How is it a closed eco-system, when Apple is not stopping anyone from either creating or using the system? Answer: it is not FOSS (Free and Open Software). If you want an open eco-system, then wait for Canonical or Google to step up and deliver it.

      It's not up to Apple to provide multiple choices. Apple provides what it considers the best choice, and leaves it to others to provide alternative choices. That is why Apple gets so upset when its competitors, rather than provide alternative choices, only provides "me too" clones of Apple.
      Steve Webb
  • You missed key question #0

    "Is this a proprietary format?"

    Looking at the specs and that it uses HTML and Javascript, then it sounds a LOT like an existing *standard* - ePub. I've not seen anything in their announcements that could not be done with ePub (which is extensable and supports several DRM schemes).

    If their format is indeed ePub then other companies could write readers for their extensions - if they publish a spec - and we won't be locked into Apple's ecosystem.

    But it's going to be kept proprietary - then why isn't anyone yelling about this?

    Why would we want our school system to be locked to one provider?
    • Not one provider; three!

      Our school system is not locked into one provider; it is locked into three: "publishers Pearson PLC, McGraw-Hill Cos Inc and Houghton Mifflin Harcourt, a trio responsible for 90 percent of textbooks sold in the United States."

      Apple holds no copyright on the content; but YES, the content will be kept proprietary - by the copyright holders. Why isn't anyone yelling? Because it is the same as it ever was.

      If you are so worried about proprietary content, maybe you should switch to Open Courseware. Schools like MIT publish their entire curriculum for free.
      Steve Webb
  • RE: Apple rocks the e-publishing boat: Three key questions

    The idea about leaving Windows users out in the cold is this: force them to move to Apple products [if they want in].

    But all in all, it's purely about $$$ for Apple.
  • Replace paper textbook with tablet? Non-sense!!!

    Apple news is all over the media again, this time it doesn't make sense to me at all. Replacing paper textbook with expensive e-book? Everyone knows paper book is so far best format in learning. Bin it instead for several hundred dollar iPad sounds crazy investment to me.
  • How is item number three even a remote problem?

    Apple's iCloud stores the textbooks or any other cloud storage system can be used.

    Zack, come on now. Didn't you have your morning coffe yet? Even in this day and age, a 500 GB HD is not necessary for online tablet storage.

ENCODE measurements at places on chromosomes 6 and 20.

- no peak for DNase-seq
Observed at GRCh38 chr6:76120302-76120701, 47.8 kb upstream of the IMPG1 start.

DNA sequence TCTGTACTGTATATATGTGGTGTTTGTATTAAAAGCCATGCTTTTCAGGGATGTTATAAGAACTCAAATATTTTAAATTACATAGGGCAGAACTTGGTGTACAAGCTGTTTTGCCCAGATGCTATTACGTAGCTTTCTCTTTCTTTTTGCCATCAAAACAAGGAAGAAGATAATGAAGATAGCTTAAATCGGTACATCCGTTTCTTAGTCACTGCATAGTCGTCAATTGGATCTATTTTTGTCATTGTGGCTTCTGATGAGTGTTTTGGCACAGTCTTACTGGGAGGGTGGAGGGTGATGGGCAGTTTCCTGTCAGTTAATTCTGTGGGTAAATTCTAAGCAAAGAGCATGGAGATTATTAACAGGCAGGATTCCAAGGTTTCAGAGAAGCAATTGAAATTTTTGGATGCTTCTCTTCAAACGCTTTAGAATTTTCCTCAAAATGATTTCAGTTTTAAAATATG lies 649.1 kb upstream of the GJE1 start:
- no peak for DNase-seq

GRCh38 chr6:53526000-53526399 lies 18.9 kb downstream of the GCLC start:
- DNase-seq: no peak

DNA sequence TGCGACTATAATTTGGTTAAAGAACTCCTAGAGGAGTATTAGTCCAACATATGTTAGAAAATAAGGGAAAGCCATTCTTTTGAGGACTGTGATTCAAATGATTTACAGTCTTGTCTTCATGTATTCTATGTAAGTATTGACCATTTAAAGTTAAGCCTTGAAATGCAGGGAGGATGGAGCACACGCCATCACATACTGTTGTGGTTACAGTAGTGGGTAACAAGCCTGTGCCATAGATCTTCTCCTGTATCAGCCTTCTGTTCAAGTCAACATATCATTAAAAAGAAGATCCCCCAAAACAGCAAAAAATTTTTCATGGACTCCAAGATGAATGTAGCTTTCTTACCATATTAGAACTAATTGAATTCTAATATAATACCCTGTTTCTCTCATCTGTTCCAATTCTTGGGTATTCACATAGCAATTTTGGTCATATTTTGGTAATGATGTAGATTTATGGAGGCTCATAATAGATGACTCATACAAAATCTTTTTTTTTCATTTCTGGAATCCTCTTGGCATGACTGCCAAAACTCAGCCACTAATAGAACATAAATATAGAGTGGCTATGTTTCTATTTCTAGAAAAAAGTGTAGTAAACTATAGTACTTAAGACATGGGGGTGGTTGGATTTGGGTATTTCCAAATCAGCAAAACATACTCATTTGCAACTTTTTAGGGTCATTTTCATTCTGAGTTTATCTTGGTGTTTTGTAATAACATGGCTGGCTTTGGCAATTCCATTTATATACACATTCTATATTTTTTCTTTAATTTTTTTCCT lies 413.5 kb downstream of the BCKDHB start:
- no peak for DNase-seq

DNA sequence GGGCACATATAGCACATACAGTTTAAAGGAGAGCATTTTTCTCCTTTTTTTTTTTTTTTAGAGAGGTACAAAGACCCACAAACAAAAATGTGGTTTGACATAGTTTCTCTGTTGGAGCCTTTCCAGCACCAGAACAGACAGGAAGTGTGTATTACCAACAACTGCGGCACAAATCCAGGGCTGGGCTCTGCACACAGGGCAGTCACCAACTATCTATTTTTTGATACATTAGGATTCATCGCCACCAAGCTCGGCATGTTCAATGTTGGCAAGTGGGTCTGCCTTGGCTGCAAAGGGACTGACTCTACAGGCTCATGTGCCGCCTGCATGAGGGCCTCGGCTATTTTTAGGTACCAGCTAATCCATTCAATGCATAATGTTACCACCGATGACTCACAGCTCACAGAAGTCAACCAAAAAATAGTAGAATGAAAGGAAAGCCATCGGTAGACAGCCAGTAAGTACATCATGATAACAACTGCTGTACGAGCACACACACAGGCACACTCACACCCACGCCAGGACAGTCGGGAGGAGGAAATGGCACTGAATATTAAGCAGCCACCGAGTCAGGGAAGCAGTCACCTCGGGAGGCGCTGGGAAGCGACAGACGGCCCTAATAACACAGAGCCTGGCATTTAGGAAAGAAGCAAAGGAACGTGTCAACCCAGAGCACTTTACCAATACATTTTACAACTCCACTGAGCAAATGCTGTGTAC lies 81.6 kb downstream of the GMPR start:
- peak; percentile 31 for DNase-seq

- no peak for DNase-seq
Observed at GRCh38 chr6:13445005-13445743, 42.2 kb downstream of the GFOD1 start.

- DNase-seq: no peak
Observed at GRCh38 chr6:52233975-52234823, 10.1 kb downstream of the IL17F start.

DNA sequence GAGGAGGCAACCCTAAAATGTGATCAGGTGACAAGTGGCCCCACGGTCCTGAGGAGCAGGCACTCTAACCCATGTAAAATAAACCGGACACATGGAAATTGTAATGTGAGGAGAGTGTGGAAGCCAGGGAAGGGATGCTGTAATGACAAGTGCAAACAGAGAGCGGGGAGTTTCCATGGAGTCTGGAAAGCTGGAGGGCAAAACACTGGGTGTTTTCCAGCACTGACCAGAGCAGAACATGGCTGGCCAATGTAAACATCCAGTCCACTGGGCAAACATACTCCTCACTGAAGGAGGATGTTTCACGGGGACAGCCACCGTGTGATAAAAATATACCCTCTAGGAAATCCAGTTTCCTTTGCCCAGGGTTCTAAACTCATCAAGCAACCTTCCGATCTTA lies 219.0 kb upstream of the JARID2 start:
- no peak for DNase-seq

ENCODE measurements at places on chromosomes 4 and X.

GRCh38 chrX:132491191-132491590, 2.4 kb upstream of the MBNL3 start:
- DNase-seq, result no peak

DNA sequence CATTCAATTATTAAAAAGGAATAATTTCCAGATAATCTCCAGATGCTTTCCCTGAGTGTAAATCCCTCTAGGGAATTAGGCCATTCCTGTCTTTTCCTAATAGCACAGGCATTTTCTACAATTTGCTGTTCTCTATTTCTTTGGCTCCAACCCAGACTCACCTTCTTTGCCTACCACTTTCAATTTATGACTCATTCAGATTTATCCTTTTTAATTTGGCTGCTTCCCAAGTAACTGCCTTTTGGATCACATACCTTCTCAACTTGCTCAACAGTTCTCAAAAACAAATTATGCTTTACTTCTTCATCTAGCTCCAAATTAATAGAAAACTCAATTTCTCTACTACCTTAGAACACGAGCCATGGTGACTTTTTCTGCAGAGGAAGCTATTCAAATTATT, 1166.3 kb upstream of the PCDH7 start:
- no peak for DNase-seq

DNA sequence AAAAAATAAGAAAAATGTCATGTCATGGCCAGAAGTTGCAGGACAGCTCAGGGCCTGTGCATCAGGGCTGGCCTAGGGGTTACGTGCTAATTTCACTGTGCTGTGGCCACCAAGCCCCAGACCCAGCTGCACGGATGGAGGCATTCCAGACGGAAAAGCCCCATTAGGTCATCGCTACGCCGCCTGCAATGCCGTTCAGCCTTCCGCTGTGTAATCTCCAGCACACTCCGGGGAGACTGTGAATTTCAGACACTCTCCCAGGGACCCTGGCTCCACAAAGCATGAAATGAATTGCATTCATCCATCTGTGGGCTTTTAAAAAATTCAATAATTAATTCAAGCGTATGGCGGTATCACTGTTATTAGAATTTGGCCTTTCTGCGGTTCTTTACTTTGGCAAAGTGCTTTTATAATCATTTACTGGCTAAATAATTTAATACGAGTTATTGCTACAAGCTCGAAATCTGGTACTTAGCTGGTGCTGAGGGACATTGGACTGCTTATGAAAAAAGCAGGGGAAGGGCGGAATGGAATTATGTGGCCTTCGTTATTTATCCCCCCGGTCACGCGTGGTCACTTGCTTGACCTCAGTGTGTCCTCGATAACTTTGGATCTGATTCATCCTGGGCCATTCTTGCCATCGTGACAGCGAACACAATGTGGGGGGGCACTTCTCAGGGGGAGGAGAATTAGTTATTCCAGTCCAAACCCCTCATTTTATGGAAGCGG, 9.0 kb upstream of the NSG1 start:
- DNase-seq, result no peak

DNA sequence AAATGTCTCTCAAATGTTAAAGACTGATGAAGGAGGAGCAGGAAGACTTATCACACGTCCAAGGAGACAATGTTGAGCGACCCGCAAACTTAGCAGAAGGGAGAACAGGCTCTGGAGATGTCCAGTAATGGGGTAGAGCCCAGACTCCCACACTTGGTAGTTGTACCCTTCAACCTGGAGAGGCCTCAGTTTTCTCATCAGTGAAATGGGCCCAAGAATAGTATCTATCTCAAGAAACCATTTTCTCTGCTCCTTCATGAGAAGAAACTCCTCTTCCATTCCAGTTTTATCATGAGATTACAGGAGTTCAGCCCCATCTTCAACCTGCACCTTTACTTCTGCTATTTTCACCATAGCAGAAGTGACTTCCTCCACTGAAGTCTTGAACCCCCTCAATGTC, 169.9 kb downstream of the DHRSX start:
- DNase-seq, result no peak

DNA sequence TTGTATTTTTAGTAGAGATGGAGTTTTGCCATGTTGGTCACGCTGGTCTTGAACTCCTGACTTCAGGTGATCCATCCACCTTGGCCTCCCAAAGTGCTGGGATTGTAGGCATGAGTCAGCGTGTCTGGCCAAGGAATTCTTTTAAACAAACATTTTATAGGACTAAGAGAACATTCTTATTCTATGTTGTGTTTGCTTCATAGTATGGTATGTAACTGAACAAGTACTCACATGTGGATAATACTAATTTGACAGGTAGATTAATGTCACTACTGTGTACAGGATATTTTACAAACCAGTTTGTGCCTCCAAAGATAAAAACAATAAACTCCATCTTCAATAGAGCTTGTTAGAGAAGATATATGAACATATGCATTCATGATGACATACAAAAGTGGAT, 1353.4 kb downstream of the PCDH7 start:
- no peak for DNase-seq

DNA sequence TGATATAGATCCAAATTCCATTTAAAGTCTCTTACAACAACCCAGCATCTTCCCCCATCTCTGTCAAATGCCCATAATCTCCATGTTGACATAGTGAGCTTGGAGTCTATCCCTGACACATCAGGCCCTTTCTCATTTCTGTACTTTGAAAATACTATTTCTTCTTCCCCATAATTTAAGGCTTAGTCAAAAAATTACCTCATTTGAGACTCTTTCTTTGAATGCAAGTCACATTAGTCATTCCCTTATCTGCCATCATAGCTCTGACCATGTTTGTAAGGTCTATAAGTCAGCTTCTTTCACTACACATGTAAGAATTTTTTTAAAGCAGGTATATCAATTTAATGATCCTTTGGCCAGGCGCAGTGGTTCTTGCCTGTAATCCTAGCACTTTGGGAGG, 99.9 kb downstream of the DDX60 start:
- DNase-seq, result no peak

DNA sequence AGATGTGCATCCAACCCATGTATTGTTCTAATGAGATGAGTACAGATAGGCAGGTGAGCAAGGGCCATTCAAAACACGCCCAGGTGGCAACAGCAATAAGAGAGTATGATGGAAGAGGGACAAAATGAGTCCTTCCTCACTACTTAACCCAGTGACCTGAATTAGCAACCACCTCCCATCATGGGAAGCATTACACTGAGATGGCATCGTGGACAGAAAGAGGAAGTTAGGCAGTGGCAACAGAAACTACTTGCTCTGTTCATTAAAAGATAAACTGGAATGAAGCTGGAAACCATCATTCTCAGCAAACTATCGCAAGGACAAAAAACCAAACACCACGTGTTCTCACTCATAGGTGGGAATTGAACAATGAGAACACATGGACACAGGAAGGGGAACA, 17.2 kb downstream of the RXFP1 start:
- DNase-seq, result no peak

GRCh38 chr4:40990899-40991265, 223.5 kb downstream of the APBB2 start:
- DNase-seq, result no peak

Or, did you forget about apps using a technique called memory page swapping to access sections of the app that the user needs. Even in your DOS world, apps generally were too big to fit into a computer's operating RAM. People got by.
    • iCloud is a non starter as it would require internet access at home.

      Millions of students dont have that and I dont think apple is going to provide any free 3G out of the huge profits theyre attermpting to soak taxpayers for here. The Department of Education should tell every school they will lose all federal funding if they jump on this before its verfied that this format is completely open and that there are readers available for the windows laptops many kids already have, android tablets, the kindle, etc. and that the published content is available from multiple markets like amazon or the publishers themselves. There's absolutely no reason for apple to take any profit out of textbook/school ecosystem. They are adding zero value here and our public budgets are strapped enough. They'll still make their obscene 300% profits on any ipads they sell and theyre welcome to charge for any authoring tools they want to make and sell but not to get between the taxpayers and the textbooks.
      Johnny Vegas
      • RE: Apple rocks the e-publishing boat: Three key questions

        @Johnny Vegas

        Oh come on! You would prefer the publishing industry to operate as a non-profit organization as well?

        Any business supplies a service for a fee (and, in order to stay in business, that fee will supply a profit to that organization. Business 101)

        If Apple can supply a service for less money (say 14 or 15 dollars for a textbook as opposed to one costing 100 dollars or more) than this is a good thing. And consumers (and that category includes public school organizations) will benefit.